After the petitioner served nine years and six months of the sentence imposed in the Court of Quarter Sessions of Allegheny County, Pennsylvania, more particularly on November 25, 1940, he was paroled by the Parole Board of the Commonwealth of Pennsylvania.
On the 20th day of April, 1942, petitioner was sentenced by a court of competent jurisdiction in Winnebago County, Wisconsin, after a conviction by jury for the crime of unlawfully, wilfully and feloniously breaking into a building in the night time, with intent to commit the crime of larceny for an offense committed on the 20th day of January, 1942, within said jurisdiction, the sentence imposed being confinement to the Wisconsin State Penitentiary for a period of one to five years.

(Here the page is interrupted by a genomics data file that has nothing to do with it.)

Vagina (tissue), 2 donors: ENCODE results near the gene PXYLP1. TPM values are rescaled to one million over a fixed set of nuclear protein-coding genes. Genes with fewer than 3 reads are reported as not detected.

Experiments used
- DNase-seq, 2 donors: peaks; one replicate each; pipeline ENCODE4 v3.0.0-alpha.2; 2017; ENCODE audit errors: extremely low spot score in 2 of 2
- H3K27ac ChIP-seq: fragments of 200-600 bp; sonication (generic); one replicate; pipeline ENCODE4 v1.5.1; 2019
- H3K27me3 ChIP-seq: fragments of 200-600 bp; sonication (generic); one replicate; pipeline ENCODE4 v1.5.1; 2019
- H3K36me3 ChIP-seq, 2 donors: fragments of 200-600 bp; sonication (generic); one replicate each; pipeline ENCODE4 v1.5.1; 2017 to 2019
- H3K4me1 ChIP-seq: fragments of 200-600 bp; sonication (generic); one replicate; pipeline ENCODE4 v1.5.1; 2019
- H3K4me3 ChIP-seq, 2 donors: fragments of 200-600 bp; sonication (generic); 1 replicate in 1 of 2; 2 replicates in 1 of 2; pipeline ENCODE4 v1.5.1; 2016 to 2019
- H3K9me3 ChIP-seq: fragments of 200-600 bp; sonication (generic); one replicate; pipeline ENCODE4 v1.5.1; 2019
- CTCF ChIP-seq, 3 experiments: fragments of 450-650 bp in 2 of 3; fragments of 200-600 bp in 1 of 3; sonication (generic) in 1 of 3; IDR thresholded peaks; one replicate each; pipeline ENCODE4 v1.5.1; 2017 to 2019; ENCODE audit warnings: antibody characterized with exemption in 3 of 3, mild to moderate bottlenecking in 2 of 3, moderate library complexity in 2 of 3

On August 3, 1943, the Board of Parole of the Commonwealth of Pennsylvania ordered the petitioner returned to the Western State Penitentiary of the Commonwealth of Pennsylvania, within the jurisdiction of this court, as a convicted violator after the fulfillment of the Wisconsin sentence. At the completion of his sentence in the State Penitentiary at Wisconsin, the petitioner was unsuccessful in his endeavor to evade extradition and was returned to the Western State Penitentiary of the Commonwealth of Pennsylvania on January 7, 1946. He was interviewed at said institution by representatives of the Pennsylvania Parole Board on February 4, 1946, and was formally recommitted to said institution by the Pennsylvania Parole Board of February 6, 1946. When recommitted to the institution, the petitioner owed ten years and six months back parole time with his maximum sentence to expire July 5, 1956.